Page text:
Syria says Israeli airstrikes near Damascus kill 3 soldiers, injure 7

Israeli warplanes launched a series of airstrikes on areas near the Syrian capital Damascus shortly after midnight on Friday, killing three soldiers and wounding seven others, Syrian state media reported.

Loud explosions were heard both in the Syrian capital and in northern Israel, according to local reports.

State broadcaster SANA, citing a military source, said most of the missiles launched from the Golan Heights had been intercepted.

The Syrian military claims to shoot down incoming missiles after nearly every alleged Israeli strike, a claim that Israeli military officials and civil defense analysts largely dismiss as empty boasting.

The military source also said that damage had been caused to the sites affected, without giving details on the extent or nature of the targets.

A site in Sayyidah Zaynab, in the southern suburbs of Damascus, was damaged, according to local media and images posted on social media.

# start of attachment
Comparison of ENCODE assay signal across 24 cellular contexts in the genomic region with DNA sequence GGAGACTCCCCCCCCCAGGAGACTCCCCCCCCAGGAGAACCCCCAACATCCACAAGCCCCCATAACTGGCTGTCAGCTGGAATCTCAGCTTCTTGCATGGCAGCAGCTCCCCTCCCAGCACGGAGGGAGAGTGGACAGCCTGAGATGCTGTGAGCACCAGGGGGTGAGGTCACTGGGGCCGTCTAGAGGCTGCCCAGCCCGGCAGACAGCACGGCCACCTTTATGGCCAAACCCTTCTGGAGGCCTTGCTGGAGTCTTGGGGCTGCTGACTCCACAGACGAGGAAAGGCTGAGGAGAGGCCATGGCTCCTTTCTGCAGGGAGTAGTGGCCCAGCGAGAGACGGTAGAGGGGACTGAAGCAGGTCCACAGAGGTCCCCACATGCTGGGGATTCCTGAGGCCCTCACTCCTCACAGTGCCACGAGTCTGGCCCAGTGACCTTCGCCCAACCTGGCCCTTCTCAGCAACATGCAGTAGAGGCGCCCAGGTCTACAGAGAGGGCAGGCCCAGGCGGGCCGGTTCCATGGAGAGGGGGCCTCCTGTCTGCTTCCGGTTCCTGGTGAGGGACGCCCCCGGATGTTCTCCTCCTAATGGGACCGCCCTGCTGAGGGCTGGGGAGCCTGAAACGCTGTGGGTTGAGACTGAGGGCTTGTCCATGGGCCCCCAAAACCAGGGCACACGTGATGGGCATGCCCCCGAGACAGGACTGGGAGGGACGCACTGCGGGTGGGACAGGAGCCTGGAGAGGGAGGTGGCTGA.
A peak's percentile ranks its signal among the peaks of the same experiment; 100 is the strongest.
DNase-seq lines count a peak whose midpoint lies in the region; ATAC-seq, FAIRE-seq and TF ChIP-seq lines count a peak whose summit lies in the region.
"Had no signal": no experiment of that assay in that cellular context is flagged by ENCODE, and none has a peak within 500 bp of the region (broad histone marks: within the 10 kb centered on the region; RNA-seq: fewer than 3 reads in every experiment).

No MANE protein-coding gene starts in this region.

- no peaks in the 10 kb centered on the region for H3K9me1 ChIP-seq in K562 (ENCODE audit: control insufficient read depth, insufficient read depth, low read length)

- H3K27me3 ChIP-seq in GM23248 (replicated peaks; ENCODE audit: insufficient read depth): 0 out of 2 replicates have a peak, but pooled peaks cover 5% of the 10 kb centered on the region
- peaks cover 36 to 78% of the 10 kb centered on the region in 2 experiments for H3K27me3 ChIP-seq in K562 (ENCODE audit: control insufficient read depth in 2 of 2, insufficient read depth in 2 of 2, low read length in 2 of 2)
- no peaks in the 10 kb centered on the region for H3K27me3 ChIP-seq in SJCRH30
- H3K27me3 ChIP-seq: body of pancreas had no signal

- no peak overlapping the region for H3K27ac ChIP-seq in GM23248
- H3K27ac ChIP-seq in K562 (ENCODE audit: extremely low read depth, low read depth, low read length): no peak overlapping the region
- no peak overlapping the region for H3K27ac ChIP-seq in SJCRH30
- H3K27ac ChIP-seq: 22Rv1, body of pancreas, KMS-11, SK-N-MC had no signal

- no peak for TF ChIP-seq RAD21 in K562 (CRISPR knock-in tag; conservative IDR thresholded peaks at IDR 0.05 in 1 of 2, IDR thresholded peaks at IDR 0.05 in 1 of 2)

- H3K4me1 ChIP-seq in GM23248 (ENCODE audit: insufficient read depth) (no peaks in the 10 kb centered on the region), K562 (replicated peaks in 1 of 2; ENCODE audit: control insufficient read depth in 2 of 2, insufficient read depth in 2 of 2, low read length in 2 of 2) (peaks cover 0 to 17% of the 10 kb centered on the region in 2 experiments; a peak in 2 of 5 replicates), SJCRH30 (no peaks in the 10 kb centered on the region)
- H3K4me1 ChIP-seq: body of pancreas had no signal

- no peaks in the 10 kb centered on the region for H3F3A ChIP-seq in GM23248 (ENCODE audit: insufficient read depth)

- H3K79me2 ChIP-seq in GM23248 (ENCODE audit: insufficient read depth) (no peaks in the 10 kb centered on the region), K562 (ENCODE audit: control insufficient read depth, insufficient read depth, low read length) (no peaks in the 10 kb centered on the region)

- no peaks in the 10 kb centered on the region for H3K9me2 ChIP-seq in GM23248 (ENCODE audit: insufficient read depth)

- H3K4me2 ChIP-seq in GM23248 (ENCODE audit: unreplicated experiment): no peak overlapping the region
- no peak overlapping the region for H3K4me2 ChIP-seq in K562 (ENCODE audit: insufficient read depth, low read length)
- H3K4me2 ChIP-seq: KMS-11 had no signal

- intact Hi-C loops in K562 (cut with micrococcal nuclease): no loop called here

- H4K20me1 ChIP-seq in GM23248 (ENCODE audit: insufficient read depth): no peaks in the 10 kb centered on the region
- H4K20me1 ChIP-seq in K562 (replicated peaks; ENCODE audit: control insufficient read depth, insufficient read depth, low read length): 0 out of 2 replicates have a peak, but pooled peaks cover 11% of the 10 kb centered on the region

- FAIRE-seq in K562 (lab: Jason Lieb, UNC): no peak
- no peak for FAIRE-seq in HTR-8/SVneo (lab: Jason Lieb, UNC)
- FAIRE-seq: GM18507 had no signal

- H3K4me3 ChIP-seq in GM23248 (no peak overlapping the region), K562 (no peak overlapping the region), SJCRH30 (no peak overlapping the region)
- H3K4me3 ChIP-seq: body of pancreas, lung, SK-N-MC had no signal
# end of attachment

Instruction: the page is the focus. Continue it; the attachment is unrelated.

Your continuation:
SANA reported the victims of the air strikes without specifying the ranks and the identity of the killed and wounded.

There was no comment from the Israel Defense Forces, which does not comment on individual strikes except those in retaliation for specific attacks on Israel.

Israel has carried out hundreds of airstrikes in Syria over the past decade, mostly to thwart attempts by Iranian forces to transfer weapons to the Lebanese terror group Hezbollah or gain a foothold on Israel’s northern border.

Israeli strikes have continued in Syrian airspace, largely controlled by Russia, even as ties with Moscow have soured in recent weeks.

Israel has found itself at odds with Russia as it increasingly backs Ukraine, while seeking to maintain freedom of movement in Syrian skies.

The last strike in Syria attributed to Israel was on July 6, when a Syrian soldier was reportedly killed in an Israeli drone strike near the border with Israel.

Prior to that, on July 2, Israel reportedly attacked a site in the town of al-Hamidiyah, south of Tartous, near the border with Lebanon.

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